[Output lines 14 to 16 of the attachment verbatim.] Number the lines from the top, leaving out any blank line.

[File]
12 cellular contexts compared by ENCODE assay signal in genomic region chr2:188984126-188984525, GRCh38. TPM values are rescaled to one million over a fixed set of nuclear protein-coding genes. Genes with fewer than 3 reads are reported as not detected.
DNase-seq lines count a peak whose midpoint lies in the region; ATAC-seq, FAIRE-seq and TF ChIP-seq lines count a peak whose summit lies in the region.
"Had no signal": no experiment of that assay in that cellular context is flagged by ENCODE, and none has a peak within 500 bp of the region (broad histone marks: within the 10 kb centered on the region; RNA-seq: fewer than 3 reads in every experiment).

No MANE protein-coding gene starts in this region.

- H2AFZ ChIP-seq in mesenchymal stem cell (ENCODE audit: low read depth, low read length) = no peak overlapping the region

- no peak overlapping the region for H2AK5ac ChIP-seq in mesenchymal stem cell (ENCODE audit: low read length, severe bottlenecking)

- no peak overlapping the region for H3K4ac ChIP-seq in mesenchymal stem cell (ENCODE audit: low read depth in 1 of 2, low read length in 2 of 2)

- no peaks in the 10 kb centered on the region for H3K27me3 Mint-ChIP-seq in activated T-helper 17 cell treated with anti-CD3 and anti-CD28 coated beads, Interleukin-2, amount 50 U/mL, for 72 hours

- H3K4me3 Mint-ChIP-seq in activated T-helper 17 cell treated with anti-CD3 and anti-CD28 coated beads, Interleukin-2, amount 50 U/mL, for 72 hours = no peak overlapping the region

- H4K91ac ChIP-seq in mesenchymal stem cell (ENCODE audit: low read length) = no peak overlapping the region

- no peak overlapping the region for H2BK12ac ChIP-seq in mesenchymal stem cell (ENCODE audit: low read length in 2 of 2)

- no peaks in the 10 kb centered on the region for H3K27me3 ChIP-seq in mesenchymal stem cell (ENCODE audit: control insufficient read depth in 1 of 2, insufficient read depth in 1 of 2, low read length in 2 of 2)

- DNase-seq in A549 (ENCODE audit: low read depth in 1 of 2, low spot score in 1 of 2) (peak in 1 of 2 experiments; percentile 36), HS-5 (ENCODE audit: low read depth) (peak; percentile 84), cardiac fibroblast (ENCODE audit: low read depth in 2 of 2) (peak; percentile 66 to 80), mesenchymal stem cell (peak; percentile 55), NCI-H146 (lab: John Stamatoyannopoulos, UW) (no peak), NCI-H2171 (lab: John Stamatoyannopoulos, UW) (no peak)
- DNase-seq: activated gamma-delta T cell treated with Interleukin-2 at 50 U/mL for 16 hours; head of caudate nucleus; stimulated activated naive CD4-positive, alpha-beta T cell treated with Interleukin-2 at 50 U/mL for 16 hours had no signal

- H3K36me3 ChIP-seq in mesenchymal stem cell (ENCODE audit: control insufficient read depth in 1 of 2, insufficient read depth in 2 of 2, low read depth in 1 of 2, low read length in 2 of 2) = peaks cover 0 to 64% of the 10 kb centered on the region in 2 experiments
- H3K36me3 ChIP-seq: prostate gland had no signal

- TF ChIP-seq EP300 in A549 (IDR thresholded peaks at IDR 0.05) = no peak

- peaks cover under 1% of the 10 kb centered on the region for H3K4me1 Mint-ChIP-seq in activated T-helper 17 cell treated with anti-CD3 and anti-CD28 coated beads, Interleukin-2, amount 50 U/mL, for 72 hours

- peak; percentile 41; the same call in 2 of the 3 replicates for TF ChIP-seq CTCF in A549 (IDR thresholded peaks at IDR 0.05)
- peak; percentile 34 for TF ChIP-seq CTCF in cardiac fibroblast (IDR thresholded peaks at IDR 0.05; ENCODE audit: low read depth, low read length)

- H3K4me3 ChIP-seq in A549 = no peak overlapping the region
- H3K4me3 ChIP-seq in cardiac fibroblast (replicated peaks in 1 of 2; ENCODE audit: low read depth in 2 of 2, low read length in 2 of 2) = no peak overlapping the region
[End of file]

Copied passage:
- DNase-seq: activated gamma-delta T cell treated with Interleukin-2 at 50 U/mL for 16 hours; head of caudate nucleus; stimulated activated naive CD4-positive, alpha-beta T cell treated with Interleukin-2 at 50 U/mL for 16 hours had no signal

- H3K36me3 ChIP-seq in mesenchymal stem cell (ENCODE audit: control insufficient read depth in 1 of 2, insufficient read depth in 2 of 2, low read depth in 1 of 2, low read length in 2 of 2) = peaks cover 0 to 64% of the 10 kb centered on the region in 2 experiments
- H3K36me3 ChIP-seq: prostate gland had no signal